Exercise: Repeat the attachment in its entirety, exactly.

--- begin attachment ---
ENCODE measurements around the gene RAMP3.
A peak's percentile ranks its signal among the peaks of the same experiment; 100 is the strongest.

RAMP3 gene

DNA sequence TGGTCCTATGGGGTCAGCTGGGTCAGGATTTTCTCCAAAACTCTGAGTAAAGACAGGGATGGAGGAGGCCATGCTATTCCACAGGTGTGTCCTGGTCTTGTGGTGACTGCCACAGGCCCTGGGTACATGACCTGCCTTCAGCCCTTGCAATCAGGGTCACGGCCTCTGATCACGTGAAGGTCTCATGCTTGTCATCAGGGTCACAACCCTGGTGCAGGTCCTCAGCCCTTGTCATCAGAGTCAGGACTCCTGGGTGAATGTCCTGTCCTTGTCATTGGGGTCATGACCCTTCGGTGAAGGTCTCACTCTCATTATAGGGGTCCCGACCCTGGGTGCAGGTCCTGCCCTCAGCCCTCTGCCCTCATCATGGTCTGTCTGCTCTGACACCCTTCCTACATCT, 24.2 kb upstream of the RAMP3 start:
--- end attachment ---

ENCODE measurements around the gene RAMP3.
A peak's percentile ranks its signal among the peaks of the same experiment; 100 is the strongest.

RAMP3 gene

DNA sequence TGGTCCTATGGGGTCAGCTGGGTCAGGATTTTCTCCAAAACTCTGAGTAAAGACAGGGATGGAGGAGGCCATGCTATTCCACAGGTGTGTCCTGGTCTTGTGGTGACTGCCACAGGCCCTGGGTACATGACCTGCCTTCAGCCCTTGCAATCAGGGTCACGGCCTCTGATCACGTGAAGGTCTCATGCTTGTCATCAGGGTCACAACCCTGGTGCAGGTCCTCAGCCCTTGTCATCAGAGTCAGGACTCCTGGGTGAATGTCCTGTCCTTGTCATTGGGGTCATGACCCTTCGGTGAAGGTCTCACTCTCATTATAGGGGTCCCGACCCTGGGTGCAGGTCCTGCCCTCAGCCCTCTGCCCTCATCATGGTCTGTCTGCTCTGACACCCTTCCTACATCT, 24.2 kb upstream of the RAMP3 start: